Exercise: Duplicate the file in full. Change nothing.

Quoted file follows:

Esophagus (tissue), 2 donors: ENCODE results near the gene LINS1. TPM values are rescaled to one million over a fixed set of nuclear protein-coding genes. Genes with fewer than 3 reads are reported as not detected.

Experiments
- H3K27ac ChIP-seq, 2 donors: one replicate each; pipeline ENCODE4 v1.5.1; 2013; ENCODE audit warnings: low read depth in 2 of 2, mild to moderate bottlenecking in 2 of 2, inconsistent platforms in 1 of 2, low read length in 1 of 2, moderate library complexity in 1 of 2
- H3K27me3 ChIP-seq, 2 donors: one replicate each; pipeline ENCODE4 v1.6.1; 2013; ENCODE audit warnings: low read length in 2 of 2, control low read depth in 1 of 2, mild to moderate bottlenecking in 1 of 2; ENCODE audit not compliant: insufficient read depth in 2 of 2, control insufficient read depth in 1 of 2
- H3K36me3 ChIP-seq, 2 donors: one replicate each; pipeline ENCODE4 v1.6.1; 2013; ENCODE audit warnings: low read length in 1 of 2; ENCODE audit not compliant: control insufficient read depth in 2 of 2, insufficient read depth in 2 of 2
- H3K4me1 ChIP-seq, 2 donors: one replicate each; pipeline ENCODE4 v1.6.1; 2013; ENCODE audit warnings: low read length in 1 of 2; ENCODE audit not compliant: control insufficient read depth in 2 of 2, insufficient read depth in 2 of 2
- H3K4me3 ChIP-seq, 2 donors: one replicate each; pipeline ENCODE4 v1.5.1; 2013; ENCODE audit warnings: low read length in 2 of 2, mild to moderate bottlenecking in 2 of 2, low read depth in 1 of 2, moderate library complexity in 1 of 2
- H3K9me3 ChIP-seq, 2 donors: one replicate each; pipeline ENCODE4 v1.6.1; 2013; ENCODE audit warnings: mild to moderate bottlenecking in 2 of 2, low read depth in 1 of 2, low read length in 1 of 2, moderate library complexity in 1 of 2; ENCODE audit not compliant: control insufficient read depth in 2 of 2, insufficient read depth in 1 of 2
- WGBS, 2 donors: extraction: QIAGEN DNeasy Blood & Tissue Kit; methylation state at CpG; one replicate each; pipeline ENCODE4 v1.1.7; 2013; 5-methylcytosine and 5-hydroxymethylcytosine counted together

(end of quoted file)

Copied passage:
Esophagus (tissue), 2 donors: ENCODE results near the gene LINS1. TPM values are rescaled to one million over a fixed set of nuclear protein-coding genes. Genes with fewer than 3 reads are reported as not detected.

Experiments
- H3K27ac ChIP-seq, 2 donors: one replicate each; pipeline ENCODE4 v1.5.1; 2013; ENCODE audit warnings: low read depth in 2 of 2, mild to moderate bottlenecking in 2 of 2, inconsistent platforms in 1 of 2, low read length in 1 of 2, moderate library complexity in 1 of 2
- H3K27me3 ChIP-seq, 2 donors: one replicate each; pipeline ENCODE4 v1.6.1; 2013; ENCODE audit warnings: low read length in 2 of 2, control low read depth in 1 of 2, mild to moderate bottlenecking in 1 of 2; ENCODE audit not compliant: insufficient read depth in 2 of 2, control insufficient read depth in 1 of 2
- H3K36me3 ChIP-seq, 2 donors: one replicate each; pipeline ENCODE4 v1.6.1; 2013; ENCODE audit warnings: low read length in 1 of 2; ENCODE audit not compliant: control insufficient read depth in 2 of 2, insufficient read depth in 2 of 2
- H3K4me1 ChIP-seq, 2 donors: one replicate each; pipeline ENCODE4 v1.6.1; 2013; ENCODE audit warnings: low read length in 1 of 2; ENCODE audit not compliant: control insufficient read depth in 2 of 2, insufficient read depth in 2 of 2
- H3K4me3 ChIP-seq, 2 donors: one replicate each; pipeline ENCODE4 v1.5.1; 2013; ENCODE audit warnings: low read length in 2 of 2, mild to moderate bottlenecking in 2 of 2, low read depth in 1 of 2, moderate library complexity in 1 of 2
- H3K9me3 ChIP-seq, 2 donors: one replicate each; pipeline ENCODE4 v1.6.1; 2013; ENCODE audit warnings: mild to moderate bottlenecking in 2 of 2, low read depth in 1 of 2, low read length in 1 of 2, moderate library complexity in 1 of 2; ENCODE audit not compliant: control insufficient read depth in 2 of 2, insufficient read depth in 1 of 2
- WGBS, 2 donors: extraction: QIAGEN DNeasy Blood & Tissue Kit; methylation state at CpG; one replicate each; pipeline ENCODE4 v1.1.7; 2013; 5-methylcytosine and 5-hydroxymethylcytosine counted together